Nitzan Chen, who heads the Government Press Office and led the effort to launch the summit, acknowledged these concerns and pledged to address them at the next summit, which he hopes will take place in two years.
In the meantime, a couple of enterprising American participants arranged for a late-night meeting with several of the journalists from Ukraine, and the conference provided a Russian translator. The meeting, attended by about a dozen people, lasted for several hours, during which the Ukrainians described the history and context of the local Jewish communities as well as their personal observations about the current crisis with Russia.
Neglecting Diaspora Jewry
One theme that ran through the conference was the striking imbalance between diaspora Jewry’s intense coverage of Israel and the Israeli media’s lack of interest in world Jewry beyond anti-Semitism and political support for Jerusalem.
Israeli journalists said their editors could care less about stories dealing with diaspora Jewish life. As one Israeli reporter put it bluntly, “You love us more than we love you.”
That’s why one of the key findings of a new study on Israeli views of diaspora Jewry, conducted by the Israel Democracy Institute, came as a surprise to many. It found that 81 percent of Israeli Jews are interested in diaspora Jewry. But it was difficult to determine what to make of several seemingly contradictory results. One is that 62 percent of Israelis believe that Jews in Israel and the diaspora share a common fate, and another revealed that 60 percent of Israeli Jews believe that Israel is a nation separate from diaspora Jewry.
In the end the summit implicitly highlighted the communal tensions we Jewish journalists deal with on a daily basis. For example, we tend to feel under-appreciated in our own communities. If we ignore controversial issues for fear of alienating readers we are considered spineless; but if we take those issues on we are often the targets of criticism for embarrassing the community. Similarly, if we write critically of Israeli policies on occasion we are accused of being insufficiently supportive of the Zionist cause.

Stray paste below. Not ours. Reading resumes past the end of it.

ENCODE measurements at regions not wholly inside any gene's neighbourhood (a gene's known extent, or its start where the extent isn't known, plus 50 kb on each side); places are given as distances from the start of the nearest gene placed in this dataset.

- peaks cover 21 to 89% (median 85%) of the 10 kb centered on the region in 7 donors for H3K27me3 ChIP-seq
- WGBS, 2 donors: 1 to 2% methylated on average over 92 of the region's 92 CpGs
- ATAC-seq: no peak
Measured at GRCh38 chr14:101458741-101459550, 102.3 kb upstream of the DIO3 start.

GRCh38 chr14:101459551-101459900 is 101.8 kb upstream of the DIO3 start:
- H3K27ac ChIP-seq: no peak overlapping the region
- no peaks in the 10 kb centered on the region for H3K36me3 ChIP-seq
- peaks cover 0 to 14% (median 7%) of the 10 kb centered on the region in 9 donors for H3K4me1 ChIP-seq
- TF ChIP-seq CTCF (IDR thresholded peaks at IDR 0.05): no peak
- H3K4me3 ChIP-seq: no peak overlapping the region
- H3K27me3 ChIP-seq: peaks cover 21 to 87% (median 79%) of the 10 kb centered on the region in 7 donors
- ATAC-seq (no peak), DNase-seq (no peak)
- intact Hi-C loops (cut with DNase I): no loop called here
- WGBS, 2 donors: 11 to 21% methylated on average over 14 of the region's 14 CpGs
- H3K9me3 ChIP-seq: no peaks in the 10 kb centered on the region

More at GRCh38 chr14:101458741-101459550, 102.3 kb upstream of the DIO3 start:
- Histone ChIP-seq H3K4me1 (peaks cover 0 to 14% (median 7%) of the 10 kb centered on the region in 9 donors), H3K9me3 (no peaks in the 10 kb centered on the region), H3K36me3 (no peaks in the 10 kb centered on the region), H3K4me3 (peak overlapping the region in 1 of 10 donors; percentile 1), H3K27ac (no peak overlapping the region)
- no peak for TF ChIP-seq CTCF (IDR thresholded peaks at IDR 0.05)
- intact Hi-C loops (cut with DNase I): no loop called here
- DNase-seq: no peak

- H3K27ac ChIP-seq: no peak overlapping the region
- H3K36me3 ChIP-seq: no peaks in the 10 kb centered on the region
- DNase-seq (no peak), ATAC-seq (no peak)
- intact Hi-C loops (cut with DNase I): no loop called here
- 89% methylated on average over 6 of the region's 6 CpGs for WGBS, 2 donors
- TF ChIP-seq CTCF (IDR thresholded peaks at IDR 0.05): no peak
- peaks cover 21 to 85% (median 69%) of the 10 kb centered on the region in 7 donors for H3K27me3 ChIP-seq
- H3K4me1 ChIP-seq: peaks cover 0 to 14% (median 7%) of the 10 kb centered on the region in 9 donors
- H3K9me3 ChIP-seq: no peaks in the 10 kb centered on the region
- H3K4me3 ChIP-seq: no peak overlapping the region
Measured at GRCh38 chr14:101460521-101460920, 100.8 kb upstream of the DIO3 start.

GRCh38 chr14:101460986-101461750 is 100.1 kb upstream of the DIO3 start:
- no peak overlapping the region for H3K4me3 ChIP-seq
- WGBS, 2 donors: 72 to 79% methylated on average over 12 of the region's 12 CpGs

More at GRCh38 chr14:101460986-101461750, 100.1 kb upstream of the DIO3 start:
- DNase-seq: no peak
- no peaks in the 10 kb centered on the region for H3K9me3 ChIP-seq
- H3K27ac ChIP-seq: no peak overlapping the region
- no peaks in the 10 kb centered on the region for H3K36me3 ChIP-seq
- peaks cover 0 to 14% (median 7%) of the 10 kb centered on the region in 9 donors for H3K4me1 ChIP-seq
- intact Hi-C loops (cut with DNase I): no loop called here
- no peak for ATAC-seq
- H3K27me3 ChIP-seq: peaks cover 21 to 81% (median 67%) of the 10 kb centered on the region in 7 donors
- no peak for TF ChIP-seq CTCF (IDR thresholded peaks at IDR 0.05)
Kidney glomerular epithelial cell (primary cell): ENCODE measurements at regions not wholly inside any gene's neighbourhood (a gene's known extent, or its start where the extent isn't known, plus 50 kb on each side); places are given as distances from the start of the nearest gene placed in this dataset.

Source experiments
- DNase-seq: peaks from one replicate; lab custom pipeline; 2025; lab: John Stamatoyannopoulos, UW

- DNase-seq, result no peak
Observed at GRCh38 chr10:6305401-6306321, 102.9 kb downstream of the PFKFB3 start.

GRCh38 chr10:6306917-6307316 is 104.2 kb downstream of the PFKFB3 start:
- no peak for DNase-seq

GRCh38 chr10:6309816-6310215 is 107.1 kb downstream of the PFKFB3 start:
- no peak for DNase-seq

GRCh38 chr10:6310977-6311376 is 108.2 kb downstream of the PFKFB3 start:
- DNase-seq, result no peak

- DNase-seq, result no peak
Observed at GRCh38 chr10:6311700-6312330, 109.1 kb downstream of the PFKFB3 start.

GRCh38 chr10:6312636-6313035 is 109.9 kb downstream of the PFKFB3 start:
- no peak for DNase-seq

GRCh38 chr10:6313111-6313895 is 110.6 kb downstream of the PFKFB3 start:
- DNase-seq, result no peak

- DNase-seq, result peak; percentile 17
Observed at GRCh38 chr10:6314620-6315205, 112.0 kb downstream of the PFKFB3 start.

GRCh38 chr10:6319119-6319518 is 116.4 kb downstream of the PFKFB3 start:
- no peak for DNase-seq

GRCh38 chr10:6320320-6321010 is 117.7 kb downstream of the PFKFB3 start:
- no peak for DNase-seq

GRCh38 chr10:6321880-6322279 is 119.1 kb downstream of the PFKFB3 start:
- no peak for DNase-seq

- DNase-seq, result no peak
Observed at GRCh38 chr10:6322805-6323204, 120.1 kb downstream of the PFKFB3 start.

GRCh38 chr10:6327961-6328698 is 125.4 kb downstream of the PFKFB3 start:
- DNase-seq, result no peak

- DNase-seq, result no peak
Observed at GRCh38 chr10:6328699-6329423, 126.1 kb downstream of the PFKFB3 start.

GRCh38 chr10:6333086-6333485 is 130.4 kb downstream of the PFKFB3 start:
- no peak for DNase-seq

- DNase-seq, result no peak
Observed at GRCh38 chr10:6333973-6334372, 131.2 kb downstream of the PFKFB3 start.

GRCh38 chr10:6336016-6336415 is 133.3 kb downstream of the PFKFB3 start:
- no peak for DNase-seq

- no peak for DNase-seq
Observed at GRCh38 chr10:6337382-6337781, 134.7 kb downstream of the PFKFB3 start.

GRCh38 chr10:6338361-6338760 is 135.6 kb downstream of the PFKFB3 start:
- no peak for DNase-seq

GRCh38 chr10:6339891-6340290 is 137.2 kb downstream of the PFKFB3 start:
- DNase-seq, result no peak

In the case of Israel, a source of ongoing debate is just how much of the problem lies with the journalist and how much with the actual policies or hasbarah efforts emanating from Jerusalem. But it was hardly discussed at the conference.
On occasion Israeli officials in Jerusalem and New York have shared with me their frustration with the mixed and often contradictory messages their government sends out, like announcing new settlement expansion during the visit of American officials. The officials insist that a more focused and sophisticated approach emanating from the foreign ministry or prime minister’s office could alleviate some of the international criticism Israel receives. Instead, Israel is still perceived by many as the oppressor rather than victim in its ongoing conflict with the Palestinians.
With the summit taking place during the search for the three kidnapped Israeli teenagers, whose tragic fate was then unknown, a shadow hovered over the proceedings, as well as over much of the country. It seemed to me that as much as we journalists were insisting on our independence and sense of professionalism as objective observers, we needed to recognize our own strong ties to Israel and the Jewish people, and not be ashamed of that fact.
When one of my co-panelists said she defined herself as a journalist first and a Jew second, I disagreed, suggesting that we need not separate the two. I still believe that at least on a good day, when we are doing our jobs properly, we are striving for the same goal of bettering the world.